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Domestic Abuse and its impact on Children – A Socio-Legal Analysis

Domestic Abuse

Domestic Abuse can be defined as the systematic pattern of abusive behavior in a relationship that is used to gain or to showcase hegemony over another person. In the majority of cases, abuse is caused by the partner or ex-partner or even by the family member or caretaker; people usually bonded through the law, blood, or intimacy are the perpetrators. It can exist in myriad forms like physical abuse, sexual abuse, emotional abuse, psychological abuse, and/or technological abuse or financial abuse.

Domestic Abuse exists as a global problem of enormous proportions. Though in some cases men are the victims, majorly women are prone to such abuse. It is primarily gender-based violence against human rights, having multi-dimensional repercussions on the well-being of individuals in the family. It is seen as a manifestation of patriarchal and hierarchical social structure to dominate and control women. At least one in every three women globally has been beaten, coerced into sex, or abused in some other way- most often by an acquaintance, including her husband. In 2018, over 16 women out of every 100 thousand across India experienced domestic abuse in some form.

Different Faces of Domestic Abuse

According to UNICEF Reports on Progress of Nations released jointly by the government of India and UNICEF, more than 60 million women who should have been alive today are missing. As Erica Jong said, “Women are the only exploited group in history to have been idealized into powerlessness” and one can also witness the same as discrimination begins even before the girl child is born and continues to exist until they die.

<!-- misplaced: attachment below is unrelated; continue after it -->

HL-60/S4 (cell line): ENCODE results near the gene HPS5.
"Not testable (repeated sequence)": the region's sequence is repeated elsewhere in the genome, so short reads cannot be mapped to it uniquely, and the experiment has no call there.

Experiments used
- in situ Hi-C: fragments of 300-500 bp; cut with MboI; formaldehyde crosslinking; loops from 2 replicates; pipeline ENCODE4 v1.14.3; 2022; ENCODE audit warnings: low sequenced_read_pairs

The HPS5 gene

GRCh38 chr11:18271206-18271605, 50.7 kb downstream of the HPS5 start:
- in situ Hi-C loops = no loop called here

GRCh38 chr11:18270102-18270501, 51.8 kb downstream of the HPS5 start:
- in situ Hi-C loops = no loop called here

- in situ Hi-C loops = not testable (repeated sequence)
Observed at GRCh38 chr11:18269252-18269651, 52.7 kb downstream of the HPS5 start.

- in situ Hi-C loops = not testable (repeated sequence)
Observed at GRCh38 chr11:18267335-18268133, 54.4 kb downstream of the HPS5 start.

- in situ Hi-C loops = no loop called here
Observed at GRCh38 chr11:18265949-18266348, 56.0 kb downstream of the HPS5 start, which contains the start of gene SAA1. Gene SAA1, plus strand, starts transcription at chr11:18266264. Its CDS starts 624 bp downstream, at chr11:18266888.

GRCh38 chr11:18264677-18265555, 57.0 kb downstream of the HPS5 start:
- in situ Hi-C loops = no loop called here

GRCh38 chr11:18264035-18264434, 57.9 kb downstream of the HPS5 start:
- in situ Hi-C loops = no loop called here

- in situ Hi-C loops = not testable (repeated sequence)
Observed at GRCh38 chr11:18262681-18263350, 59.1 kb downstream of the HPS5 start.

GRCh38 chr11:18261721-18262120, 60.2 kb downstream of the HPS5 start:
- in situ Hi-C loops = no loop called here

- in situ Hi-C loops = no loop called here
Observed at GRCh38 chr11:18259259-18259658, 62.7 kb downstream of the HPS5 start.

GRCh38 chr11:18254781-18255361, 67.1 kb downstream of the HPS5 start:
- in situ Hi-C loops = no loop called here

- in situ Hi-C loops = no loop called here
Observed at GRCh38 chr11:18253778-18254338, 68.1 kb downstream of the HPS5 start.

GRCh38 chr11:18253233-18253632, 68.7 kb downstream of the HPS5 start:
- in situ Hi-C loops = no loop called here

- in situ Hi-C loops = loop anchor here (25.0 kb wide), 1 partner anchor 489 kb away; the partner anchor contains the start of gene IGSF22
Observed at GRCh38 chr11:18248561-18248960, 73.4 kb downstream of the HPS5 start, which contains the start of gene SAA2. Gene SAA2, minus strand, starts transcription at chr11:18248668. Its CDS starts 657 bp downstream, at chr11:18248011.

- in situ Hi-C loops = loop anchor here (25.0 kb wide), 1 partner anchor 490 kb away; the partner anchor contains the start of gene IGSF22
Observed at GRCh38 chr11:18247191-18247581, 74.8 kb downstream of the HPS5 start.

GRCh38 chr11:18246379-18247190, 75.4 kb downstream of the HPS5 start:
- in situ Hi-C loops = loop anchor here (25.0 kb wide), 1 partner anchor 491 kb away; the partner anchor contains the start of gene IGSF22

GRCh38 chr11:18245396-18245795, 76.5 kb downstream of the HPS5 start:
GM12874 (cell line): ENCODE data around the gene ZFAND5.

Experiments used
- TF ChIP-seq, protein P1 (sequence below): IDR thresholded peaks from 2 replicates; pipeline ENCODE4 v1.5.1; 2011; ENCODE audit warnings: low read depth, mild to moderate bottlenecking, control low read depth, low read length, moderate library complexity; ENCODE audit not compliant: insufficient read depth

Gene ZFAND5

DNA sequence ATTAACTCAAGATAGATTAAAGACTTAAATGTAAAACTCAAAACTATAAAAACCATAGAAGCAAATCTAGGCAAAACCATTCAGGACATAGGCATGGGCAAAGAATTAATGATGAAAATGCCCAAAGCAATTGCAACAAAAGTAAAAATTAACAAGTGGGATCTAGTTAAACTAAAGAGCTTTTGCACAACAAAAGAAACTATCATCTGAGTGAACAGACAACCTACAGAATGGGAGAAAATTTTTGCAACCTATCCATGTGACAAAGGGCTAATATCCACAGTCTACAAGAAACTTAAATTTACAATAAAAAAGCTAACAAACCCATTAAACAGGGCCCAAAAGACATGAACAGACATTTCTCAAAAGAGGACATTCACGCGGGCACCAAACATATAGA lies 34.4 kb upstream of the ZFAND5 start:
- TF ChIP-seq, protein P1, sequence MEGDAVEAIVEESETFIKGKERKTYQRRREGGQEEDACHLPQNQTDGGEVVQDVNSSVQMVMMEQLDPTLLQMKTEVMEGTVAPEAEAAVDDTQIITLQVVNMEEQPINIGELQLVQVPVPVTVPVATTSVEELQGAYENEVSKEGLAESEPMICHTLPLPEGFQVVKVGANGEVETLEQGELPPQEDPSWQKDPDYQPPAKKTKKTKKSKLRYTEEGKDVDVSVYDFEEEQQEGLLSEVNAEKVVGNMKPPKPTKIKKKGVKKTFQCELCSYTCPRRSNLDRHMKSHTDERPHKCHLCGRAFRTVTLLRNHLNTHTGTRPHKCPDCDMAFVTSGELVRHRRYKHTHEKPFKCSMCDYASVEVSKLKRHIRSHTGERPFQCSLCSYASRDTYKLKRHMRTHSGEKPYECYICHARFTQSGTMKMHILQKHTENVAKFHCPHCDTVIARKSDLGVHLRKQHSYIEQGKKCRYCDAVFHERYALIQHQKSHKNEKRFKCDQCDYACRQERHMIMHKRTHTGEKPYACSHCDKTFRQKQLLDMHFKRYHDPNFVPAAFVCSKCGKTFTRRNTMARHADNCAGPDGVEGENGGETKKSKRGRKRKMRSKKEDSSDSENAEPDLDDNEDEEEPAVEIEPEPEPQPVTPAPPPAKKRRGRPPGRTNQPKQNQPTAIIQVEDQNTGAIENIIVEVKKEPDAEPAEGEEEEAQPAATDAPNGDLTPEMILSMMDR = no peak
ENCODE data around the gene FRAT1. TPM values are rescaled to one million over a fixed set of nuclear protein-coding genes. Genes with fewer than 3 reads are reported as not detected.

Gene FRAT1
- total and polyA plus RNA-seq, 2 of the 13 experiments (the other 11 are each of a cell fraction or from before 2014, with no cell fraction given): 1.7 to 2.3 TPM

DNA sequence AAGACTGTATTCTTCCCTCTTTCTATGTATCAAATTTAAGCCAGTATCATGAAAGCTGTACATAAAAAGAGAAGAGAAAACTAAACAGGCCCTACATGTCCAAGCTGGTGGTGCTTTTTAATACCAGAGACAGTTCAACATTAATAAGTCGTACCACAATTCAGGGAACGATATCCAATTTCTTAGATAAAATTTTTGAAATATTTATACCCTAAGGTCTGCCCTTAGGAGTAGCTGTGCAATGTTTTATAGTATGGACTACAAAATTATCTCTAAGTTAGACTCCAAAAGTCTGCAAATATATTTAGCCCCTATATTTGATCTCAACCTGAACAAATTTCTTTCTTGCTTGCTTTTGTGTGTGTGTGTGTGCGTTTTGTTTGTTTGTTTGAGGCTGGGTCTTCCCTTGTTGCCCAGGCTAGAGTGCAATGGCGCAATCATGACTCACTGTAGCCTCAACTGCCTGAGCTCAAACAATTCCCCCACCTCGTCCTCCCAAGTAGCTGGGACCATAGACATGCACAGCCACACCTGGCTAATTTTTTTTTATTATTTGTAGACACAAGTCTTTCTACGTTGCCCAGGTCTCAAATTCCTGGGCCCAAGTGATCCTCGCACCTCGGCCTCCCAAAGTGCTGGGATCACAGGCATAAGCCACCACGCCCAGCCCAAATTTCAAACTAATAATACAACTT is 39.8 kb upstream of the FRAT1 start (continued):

There are several forms in which Domestic Abuse exists: –

  • Physical Abuse
    Physical Abuse is one of the most prevalent forms of abuse in India. It generally involves slapping, hitting, punching, kicking, or use of weapons of any kind or physical assault that causes fear, pain, injury, other physical sufferings, or bodily harm to intimidate or coerce the victim to submit and act according to one’s wishes. Physical Abuse can even exist in the form of homicide, acid attacks, or dowry deaths. In 2019, dowry deaths in India amounted to more than 7.1 thousand and around 240 acid attack complaints were registered in 2018.
  • Sexual Abuse
    According to the Domestic Violence Act, sexual abuse refers to any abuse that is sexual, which ‘abuses, humiliates, degrades or through any act violates the dignity of a woman’. It exists in the form of sexual/reproductive coercion. When one is forced into sexual activity against their will or without their consent, it is referred to as sexual abuse. Forced sex, even by spouse or partner with whom the victim had consensual sex will come under the ambit of abuse. This form of abuse is more common in households where men are literate and affluent. In a survey, it was found that 79% of men used sexual violence to control their wives’ fidelity and 57% of them had more than 6 years of formal education.
  • Emotional/Psychological Abuse
    Emotional abuse is any behavior that exploits another’s vulnerability, insecurity, or character. It involves continuous intimidation, admonishing, brainwashing, manipulation, or even public humiliation to undermine the victim’s self-confidence. Any kind of act that will emotionally disempower the victim will result in abuse.